Regular users of common erectile dysfunction (ED) medications increase their risk of developing one of three serious eye conditions by as much as 85 percent, according to a recent study from the University of British Columbia.
That conclusion was the result of an epidemiological study of health insurance claims from 213,000 American men, none of whom had similar eye problems before becoming regular users of common erectile dysfunction drugs like Viagra, Cialis, Levitra and Stendra.
The results were published in JAMA Ophthalmology on Thursday.
But the lead author of that research says he’s not advocating that people stop taking the drugs; he points out that, in many cases of men with erectile dysfunction, the improvement in quality of life outweighs the risk factor.
“Although we found a high risk, the risk in absolute terms is not very great. We report around 15 per 10,000 patients,” said Dr. Mahyar Etminan, an associate professor in the department of ophthalmology and visual sciences at UBC’s school of medicine.
“However, given that somewhere around 20 million prescriptions for these drugs are filled each month in the US, even a small risk could translate to a significant number of men who could experience these events.
“That’s why we wanted to get the word out that if you have any kind of visual deficits or changes when taking these medications, be sure to get it checked out and see an ophthalmologist.”
Ever since erectile dysfunction drugs were first introduced, Etminan said, there have been anecdotal reports that they were linked to eye problems. But only a few small-scale studies and a few case reports had been done.
Their research aimed to study the incidence of three serious eye conditions in study subjects who took any of the four main medications for erectile dysfunction within a large population.
The researchers looked at health insurance records over a 14-year period to see how many men who used erectile dysfunction drugs developed one or more cases of those three serious eye problems, and how that rate compared to those who didn’t use those drugs. medicines.
After accounting for other conditions that could affect vision, such as diabetes, hypertension, and coronary heart disease, they found an increased risk of severe retinal detachment (SRD), retinal vascular occlusion (RVO), and ischemic optic neuropathy (ION).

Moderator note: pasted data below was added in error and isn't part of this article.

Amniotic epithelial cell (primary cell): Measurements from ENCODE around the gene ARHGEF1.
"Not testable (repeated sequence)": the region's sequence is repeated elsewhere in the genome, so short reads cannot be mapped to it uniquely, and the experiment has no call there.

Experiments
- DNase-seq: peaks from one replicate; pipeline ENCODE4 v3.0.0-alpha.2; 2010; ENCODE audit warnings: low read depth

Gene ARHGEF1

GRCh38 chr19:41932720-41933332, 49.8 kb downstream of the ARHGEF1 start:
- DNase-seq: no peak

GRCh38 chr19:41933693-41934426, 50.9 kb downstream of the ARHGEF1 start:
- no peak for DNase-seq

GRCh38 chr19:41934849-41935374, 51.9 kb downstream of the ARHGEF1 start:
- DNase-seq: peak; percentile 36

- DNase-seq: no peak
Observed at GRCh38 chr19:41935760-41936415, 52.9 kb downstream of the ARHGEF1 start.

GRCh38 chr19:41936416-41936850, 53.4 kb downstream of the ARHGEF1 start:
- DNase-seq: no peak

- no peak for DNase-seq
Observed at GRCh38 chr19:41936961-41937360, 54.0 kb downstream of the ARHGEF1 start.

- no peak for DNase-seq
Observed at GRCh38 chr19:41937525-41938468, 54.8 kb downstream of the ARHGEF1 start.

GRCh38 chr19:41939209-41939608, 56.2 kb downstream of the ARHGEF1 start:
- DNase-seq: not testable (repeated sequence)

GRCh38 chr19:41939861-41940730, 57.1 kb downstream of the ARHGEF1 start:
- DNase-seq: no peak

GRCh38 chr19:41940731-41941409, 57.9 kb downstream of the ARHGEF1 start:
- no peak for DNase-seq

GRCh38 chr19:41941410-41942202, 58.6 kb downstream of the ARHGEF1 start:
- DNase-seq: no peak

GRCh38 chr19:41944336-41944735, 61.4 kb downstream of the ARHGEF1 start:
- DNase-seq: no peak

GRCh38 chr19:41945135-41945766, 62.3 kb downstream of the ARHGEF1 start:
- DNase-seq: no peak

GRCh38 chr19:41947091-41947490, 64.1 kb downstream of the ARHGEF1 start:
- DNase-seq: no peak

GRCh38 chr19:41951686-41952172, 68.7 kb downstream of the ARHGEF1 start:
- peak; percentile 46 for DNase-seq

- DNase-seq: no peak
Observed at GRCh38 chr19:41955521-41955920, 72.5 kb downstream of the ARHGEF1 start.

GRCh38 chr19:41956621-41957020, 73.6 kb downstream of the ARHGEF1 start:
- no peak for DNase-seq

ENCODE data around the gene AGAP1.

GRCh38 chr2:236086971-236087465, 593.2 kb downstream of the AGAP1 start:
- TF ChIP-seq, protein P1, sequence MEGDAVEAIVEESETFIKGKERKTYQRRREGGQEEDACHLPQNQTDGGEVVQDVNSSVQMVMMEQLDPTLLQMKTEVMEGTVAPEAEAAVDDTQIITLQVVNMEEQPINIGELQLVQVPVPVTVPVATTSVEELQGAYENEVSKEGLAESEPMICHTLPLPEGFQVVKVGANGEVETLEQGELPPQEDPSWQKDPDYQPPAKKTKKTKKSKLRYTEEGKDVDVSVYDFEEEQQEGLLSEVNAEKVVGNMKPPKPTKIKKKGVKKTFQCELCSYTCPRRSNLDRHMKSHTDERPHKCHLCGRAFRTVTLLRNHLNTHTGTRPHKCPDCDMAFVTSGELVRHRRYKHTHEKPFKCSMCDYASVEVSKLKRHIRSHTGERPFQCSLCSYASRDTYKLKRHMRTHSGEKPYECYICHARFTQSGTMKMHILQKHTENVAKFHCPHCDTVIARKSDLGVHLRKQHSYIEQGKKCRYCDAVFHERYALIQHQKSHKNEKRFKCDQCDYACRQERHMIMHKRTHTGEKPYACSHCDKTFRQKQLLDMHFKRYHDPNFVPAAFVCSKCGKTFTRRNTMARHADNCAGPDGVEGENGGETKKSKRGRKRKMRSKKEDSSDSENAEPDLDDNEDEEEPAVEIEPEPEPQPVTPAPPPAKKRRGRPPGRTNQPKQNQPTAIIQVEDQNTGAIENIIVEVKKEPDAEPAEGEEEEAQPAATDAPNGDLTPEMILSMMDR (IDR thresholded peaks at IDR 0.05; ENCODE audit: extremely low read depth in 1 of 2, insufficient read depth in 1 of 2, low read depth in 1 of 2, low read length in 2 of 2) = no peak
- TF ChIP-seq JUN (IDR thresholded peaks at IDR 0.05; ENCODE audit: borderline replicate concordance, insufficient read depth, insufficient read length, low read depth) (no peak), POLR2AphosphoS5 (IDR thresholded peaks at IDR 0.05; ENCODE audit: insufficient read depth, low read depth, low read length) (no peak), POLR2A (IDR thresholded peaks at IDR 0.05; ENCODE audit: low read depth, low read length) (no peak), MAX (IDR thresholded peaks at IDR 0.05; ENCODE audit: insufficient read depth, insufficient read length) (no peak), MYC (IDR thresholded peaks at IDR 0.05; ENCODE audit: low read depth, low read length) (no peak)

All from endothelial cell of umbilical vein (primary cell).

SRD is a collection of fluid behind the retina of the eye, without tears or breaks in the retina. Its symptoms include the sudden appearance of spots in the field of vision and flashes of light. The study found that users of erectile dysfunction drugs were 2.58 times more likely to develop the condition than non-users.
Symptoms of VOR include sudden loss or blurring of vision and dark spots, or “floaters,” caused by a blood clot in the retinal veins or arteries. Erectile dysfunction drug users were 1.44 times more likely to develop RVO than non-users.
ION causes a loss of vision, mainly in the central part of the field of vision. That’s caused by a compromised blood supply to the optic nerve. Its development in users of ED drugs was 2.02 times more likely than in non-users.
Although the correlation between those taking erectile dysfunction medications and the increased incidence of these eye problems is significant, Etminan said it’s difficult to say with 100 percent certainty whether the medications are the cause.
However, given the way erectile dysfunction drugs work and some case reports and studies already done, he thinks there’s a good chance there is a link.
“(Erectile dysfunction drugs) work differently in different parts of the body. So for erectile dysfunction, they actually open up the (blood) vessels of the genitals,” he said. “But here, it appears that they can actually constrict or vasoconstrict the vessels of the eye, the optic nerve and the retina.”
That said, Etminan reiterated, research shows that a very small absolute number of patients taking erectile dysfunction medications develop these eye diseases. But multiplied by 20 million prescriptions per month, it is something users should be aware of.
“The main message is: It’s rare, but, pardon the pun, keep an eye on it,” he said.
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